A major city bans straws and single-use plastic utensils, and plastic processing shoots for the stars with a new space-specific recycling technology.

Bio-possibilities: A new process has been developed that could expand the applications for a bio-derived and biodegradable plastic. Digital Journal reports the plastic’s heat resistance can be increased dramatically using simple and quick methods, meaning the material may have particularly beneficial properties for wearable devices.

Astronomical recycling: Space – it’s not only the final frontier for exploration, it may also be the next frontier for plastics processing technology. Newsweek writes about a NASA initiative that will take a specific type of sturdy plastic, a polyetherimide thermoplastic called Ultem, and melt it down for use as filament in 3D printing applications. NASA hopes to expand the effort to process other types of plastic in space in the future, according to the article.

Straw ban argument: Seattle is moving forward with a ban on plastic straws and single-use plastic utensils. The Seattle Times reports businesses will be required to provide recyclable or compostable alternatives or simply not provide straws and utensils. More than 200 businesses voluntarily made these changes prior to the regulations, the paper writes.

Compostables rejected: Republic Services is rejecting the inclusion of compostable plastics in organics carts in Corvallis, Ore., saying they don’t break down fast enough. The Corvallis Gazette-Times reports the hauler is not accepting bio-derived plastic cutlery and cups, and is even turning away corn-based plastics developed by a local company in partnership with nearby Oregon State University.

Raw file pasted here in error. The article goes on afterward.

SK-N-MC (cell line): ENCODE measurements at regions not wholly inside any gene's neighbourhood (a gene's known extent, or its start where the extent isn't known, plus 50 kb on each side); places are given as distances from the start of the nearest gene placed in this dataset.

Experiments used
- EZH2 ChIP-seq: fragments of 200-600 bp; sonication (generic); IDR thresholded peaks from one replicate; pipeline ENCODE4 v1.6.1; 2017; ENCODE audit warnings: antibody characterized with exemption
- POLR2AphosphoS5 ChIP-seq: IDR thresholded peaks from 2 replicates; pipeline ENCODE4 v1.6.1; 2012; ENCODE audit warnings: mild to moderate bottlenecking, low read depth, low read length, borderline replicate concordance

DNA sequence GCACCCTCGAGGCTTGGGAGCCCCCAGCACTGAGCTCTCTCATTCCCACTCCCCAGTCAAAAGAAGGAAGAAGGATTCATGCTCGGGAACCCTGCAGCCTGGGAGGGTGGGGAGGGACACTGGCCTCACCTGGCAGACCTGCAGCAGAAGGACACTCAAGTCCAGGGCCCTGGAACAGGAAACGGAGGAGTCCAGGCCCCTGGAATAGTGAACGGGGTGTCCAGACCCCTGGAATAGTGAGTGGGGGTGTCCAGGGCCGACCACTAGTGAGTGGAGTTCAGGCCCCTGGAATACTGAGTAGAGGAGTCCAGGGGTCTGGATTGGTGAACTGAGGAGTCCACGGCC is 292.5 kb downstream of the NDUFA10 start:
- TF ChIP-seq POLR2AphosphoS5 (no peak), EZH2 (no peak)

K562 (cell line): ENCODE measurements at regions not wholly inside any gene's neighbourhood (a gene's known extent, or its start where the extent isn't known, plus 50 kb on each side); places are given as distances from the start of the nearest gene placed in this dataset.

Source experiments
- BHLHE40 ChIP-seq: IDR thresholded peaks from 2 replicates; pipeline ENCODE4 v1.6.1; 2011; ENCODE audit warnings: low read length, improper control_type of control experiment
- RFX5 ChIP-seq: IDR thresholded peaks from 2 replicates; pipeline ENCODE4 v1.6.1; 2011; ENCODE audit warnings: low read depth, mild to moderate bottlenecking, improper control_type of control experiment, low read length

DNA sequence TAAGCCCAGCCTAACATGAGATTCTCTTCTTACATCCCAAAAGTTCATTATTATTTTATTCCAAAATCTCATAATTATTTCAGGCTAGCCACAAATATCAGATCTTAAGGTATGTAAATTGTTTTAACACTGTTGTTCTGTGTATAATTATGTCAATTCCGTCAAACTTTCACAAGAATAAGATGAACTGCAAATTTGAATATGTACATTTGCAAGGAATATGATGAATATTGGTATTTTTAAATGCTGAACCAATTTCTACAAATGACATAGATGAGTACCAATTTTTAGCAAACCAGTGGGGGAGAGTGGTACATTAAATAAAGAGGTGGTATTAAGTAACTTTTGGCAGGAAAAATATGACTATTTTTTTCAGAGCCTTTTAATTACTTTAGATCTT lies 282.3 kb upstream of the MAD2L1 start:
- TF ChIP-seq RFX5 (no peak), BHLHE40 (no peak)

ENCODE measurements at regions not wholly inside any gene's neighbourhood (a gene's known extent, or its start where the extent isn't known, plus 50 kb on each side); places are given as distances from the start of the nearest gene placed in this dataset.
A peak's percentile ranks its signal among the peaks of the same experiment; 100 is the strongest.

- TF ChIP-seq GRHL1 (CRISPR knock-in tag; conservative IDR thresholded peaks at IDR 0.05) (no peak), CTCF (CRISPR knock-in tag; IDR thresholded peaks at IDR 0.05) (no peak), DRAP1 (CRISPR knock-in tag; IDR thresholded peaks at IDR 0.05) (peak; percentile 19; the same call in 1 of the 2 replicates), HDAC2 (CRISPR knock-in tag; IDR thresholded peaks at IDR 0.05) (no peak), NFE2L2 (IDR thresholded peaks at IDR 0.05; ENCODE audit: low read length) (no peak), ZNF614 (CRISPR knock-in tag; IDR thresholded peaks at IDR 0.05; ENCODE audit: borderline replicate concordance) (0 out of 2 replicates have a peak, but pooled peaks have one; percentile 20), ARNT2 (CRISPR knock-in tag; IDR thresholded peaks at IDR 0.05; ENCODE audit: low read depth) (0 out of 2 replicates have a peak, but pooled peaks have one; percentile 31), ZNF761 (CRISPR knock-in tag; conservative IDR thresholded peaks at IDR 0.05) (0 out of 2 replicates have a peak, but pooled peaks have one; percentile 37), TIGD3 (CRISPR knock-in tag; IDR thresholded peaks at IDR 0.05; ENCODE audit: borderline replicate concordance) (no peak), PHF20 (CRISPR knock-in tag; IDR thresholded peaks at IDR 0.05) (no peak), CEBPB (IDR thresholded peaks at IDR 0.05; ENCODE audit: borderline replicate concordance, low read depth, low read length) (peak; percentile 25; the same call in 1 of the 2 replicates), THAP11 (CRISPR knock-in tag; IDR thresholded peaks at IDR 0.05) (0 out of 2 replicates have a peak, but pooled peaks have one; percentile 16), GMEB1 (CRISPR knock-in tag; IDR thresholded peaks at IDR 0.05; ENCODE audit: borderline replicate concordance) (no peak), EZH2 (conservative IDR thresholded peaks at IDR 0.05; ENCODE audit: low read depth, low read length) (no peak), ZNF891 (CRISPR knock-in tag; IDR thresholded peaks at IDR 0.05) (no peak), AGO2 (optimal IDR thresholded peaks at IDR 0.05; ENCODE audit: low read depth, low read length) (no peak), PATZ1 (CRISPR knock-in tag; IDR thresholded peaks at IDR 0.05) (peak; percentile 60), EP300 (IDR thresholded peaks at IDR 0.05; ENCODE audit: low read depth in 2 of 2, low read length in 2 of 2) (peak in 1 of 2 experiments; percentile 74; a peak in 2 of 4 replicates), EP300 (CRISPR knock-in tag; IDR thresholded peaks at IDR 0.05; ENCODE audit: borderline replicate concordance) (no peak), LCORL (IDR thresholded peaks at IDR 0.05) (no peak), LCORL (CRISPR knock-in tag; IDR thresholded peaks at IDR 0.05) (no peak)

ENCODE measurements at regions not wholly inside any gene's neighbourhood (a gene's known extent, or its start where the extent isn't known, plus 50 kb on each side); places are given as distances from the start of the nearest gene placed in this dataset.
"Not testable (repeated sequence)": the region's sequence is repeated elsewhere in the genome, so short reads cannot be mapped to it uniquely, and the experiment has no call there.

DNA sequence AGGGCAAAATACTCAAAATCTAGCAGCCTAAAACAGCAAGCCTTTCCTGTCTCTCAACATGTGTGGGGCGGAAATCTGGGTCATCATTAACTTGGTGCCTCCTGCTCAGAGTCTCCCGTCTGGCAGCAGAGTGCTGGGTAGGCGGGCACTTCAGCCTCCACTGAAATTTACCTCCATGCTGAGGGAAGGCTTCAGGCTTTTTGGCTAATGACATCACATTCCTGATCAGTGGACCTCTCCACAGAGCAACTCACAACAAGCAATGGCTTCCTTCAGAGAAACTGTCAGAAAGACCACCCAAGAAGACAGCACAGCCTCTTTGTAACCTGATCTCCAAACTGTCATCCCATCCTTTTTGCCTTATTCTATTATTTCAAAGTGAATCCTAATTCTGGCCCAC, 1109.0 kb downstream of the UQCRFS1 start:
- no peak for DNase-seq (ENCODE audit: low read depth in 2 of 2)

Barcode outreach: It’s tough to communicate to the consumer how to recycle different products, and a French company is offering a new solution. Reuters reports on a barcode scanner that’s being developed to allow customers to scan a product and be told how it should be recycled. Uzer, the company behind the project, has more than 200,000 products in its scanner database and is working to partner with retail outlets, according to the report.

China’s upstream impact: The Continuous Improvement Fund has compiled some information to address the possible ripple effects in Ontario of a ban on imports of certain recovered materials into China. The write-up notes that the timing is particularly poor considering the closure of other downstream outlets including the QRS plastics recycling facility in Baltimore and Resolute Forest Products’ paper mill in Ontario. But the article also points to the province’s upcoming transition toward a full extended producer responsibility system and opines that development could offset some of the negative impact.

Comments on China: In related news, the National Waste and Recycling Association (NWRA) has responded to China’s proposed ban on imports of certain recovered materials, calling for more clarity and asking Chinese officials to delay its implementation. In its letter, the NWRA writes that it agrees with China’s goal of improving the quality of imported materials and suggests that officials adopt policies that more specifically address that issue.


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